“…the principles of ‘evidence-based veterinary medicine’ would dictate that testing for antibody status (for either pups or adult dogs) is a better practice than simply administering a vaccine booster on the basis that this should be ‘safe and cost less'”.[1]

We are on a slippery slope when the state dictates questionable medical interventions for citizens (including ‘pre-citizens’, i.e. children).  I suggest the arbitrary second dose of the MMR vaccine, often inappropriately described as a ‘booster’, is a questionable medical intervention.

Professor Offit, you are on the record acknowledging that antibody titre testing is an option rather than an arbitrary second dose of live MMR vaccine.[2]  I request your assistance in bringing attention to this matter, which I discuss further in my letter attached.

I would appreciate your response.

Sincerely

Elizabeth Hart

*This email and letter is also being circulated to the following:

  • Professor Alan Cohen, Physician-in-Chief and Chair, Department of Pediatrics, Perelman School of Medicine, University of Pennsylvania
  • Professor Simon Wain-Hobson, Board Chair, The Foundation for Vaccine Research
  • Professor Brian Martin, Social Sciences, University of Wollongong
  • Laureate Professor Peter Doherty, Microbiology and Immunology, University of Melbourne
  • Sir Gus Nossal, Chair of the Oversight Committee for the Australian Academy of Science publication “The Science of Immunisation: Questions and Answers”
  • Dr Vittorio Demicheli, Cochrane Vaccines Field
  • Dr James Wood, School of Public Health & Community Medicine, University of New South Wales
  • Professor Ronald Schultz, WSAVA Vaccination Guidelines Group
  • Professor Michael Day, Chairperson, WSAVA Vaccination Guidelines Group
  • Professor Emeritus Marian Horzinek, previous member of the WSAVA Vaccination Guidelines Group
  • Professor Jolle Kirpensteijn, EB Liaison, WSAVA Vaccination Guidelines Committee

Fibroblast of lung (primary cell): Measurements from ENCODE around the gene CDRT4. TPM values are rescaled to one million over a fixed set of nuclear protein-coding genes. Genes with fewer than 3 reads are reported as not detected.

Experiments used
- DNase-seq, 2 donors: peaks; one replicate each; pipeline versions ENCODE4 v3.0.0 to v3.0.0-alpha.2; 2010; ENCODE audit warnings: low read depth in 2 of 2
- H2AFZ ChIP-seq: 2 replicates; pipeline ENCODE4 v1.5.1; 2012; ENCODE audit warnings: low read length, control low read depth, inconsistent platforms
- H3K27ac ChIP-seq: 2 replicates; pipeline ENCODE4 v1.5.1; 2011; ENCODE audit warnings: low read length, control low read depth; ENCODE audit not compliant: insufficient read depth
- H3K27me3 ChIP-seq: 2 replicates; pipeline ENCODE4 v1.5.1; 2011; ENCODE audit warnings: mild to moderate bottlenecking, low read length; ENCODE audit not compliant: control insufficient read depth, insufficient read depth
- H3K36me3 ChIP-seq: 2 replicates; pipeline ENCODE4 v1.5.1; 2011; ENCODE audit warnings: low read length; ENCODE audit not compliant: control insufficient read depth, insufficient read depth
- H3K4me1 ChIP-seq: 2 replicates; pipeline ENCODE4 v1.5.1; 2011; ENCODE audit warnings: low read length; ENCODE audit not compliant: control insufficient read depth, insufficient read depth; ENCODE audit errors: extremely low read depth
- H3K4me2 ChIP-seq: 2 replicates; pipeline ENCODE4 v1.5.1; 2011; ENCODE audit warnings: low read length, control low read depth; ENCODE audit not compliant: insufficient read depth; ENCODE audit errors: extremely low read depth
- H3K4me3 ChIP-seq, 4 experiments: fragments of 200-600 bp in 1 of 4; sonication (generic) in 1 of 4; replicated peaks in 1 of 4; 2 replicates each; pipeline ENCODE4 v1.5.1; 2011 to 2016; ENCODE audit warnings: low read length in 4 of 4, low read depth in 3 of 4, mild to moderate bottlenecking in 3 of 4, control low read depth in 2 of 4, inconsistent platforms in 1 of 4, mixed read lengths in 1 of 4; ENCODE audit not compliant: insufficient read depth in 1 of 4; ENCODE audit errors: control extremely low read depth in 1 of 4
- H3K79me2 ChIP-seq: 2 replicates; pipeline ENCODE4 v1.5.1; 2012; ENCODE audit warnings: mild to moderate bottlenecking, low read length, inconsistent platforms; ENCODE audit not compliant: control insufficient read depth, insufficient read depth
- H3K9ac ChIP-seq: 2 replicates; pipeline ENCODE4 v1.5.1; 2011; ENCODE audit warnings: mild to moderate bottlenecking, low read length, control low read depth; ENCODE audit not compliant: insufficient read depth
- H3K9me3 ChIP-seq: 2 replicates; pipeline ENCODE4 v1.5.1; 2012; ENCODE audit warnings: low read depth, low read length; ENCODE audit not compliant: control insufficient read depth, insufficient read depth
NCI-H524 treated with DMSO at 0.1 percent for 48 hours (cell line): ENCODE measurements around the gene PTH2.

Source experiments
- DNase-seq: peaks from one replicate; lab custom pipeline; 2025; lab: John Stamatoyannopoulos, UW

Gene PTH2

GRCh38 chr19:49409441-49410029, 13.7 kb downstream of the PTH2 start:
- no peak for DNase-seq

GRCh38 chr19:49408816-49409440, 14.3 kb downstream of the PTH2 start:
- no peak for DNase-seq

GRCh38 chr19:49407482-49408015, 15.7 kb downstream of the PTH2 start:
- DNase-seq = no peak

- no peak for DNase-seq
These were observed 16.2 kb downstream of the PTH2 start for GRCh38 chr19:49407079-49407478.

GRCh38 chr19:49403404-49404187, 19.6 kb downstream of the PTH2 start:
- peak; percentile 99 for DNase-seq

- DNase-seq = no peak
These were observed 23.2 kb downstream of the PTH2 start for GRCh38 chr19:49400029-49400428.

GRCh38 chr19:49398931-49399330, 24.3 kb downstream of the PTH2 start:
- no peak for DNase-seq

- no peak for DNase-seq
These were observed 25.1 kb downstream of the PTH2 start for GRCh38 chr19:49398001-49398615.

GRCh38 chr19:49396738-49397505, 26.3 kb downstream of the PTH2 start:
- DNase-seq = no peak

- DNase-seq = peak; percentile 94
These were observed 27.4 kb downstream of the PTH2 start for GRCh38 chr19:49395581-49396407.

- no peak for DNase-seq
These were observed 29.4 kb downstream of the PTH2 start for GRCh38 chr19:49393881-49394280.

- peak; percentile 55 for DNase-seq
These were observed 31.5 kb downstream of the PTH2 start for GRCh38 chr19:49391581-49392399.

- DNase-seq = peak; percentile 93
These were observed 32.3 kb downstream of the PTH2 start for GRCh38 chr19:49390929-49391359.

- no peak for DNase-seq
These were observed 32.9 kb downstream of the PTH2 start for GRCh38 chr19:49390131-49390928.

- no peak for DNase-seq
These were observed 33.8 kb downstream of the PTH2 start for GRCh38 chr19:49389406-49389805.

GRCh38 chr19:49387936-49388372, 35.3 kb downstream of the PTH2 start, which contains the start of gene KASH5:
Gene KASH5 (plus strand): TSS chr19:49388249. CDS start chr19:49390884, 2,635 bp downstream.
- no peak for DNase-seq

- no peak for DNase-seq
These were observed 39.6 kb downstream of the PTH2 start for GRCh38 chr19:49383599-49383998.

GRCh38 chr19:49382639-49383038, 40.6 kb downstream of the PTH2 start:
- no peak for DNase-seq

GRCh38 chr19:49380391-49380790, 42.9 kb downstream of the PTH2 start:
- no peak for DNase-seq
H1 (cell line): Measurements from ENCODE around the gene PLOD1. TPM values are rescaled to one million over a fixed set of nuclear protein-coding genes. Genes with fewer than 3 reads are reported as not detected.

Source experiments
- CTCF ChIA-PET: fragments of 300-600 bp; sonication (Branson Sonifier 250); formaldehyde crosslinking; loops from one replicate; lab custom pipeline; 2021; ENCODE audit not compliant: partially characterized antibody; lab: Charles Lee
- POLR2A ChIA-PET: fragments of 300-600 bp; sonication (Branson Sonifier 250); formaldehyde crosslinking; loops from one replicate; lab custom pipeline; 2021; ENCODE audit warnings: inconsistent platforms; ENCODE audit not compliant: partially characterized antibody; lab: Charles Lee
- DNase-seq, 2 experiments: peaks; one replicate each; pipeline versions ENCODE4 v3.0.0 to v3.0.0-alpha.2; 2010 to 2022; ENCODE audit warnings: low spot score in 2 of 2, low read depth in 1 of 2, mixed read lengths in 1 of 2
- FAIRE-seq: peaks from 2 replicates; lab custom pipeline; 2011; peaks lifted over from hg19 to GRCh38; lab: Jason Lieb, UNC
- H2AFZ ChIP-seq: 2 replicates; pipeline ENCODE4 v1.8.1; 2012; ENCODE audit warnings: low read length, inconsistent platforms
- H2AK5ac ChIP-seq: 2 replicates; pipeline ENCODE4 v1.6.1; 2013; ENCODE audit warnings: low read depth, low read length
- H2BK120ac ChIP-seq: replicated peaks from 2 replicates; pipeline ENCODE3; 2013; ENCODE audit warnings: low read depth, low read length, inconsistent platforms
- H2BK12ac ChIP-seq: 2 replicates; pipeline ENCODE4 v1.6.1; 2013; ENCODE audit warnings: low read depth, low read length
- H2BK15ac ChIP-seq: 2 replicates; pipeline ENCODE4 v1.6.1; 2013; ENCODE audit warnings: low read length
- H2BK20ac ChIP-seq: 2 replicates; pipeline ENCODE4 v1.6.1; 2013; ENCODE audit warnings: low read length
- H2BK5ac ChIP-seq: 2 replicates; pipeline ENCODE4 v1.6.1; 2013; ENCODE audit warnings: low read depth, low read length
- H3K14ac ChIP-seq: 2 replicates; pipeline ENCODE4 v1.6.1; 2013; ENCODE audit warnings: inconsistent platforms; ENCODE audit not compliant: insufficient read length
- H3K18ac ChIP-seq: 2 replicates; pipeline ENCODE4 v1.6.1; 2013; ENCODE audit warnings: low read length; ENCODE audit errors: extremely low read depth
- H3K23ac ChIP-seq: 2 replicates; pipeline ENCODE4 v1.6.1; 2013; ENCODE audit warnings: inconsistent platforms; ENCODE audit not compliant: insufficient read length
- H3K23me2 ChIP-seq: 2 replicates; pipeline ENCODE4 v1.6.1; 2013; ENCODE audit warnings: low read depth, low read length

• Professor Hajime Tsujimoto, WSAVA Vaccination Guidelines Group
  • Professor Richard Squires, WSAVA Vaccination Guidelines Group
  • Professor Emeritus Richard Ford, member of the AAHA Canine Vaccination Guidelines Task Force
  • Bea Mies, independent advocate for judicial vaccine use

and will also be circulated to other parties.


[1]Day, M.J., Horzinek, M.C., Schultz, R.D. World Small Animal Veterinary Association’s (WSAVA) Guidelines for the Vaccination of Dogs and Cats. Journal of Small Animal Practice. Vol. 51. June 2010: http://www.wsava.org/sites/default/files/VaccinationGuidelines2010.pdf

[2] UPDATE:  Previously on Babycenter.com Paul Offit said: “Not having a booster is an option (although an expensive one) for the MMR booster…The first dose of the MMR vaccine, which your child should receive at 12 to 15 months successfully immunizes 95 percent of children against measles, mumps, and rubella…To find out whether your child has responded to the first MMR shot, you can have the doctor do a blood test called an “antibody titer”…If your child’s test shows that he has the MMR antibodies, he doesn’t need a booster shot…”.   Offit has now reneged on this advice in a contradictory manner and without evidence.  I am pursuing this matter further.